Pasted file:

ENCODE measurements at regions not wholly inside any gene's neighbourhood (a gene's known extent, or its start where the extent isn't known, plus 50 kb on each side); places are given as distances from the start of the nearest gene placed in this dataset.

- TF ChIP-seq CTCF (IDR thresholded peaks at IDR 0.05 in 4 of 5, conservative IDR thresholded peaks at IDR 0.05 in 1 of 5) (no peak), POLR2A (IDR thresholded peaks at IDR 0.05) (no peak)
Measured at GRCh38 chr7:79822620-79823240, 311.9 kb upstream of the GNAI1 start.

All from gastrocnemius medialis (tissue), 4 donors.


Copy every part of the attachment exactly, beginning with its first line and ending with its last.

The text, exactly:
ENCODE measurements at regions not wholly inside any gene's neighbourhood (a gene's known extent, or its start where the extent isn't known, plus 50 kb on each side); places are given as distances from the start of the nearest gene placed in this dataset.

- TF ChIP-seq CTCF (IDR thresholded peaks at IDR 0.05 in 4 of 5, conservative IDR thresholded peaks at IDR 0.05 in 1 of 5) (no peak), POLR2A (IDR thresholded peaks at IDR 0.05) (no peak)
Measured at GRCh38 chr7:79822620-79823240, 311.9 kb upstream of the GNAI1 start.

All from gastrocnemius medialis (tissue), 4 donors.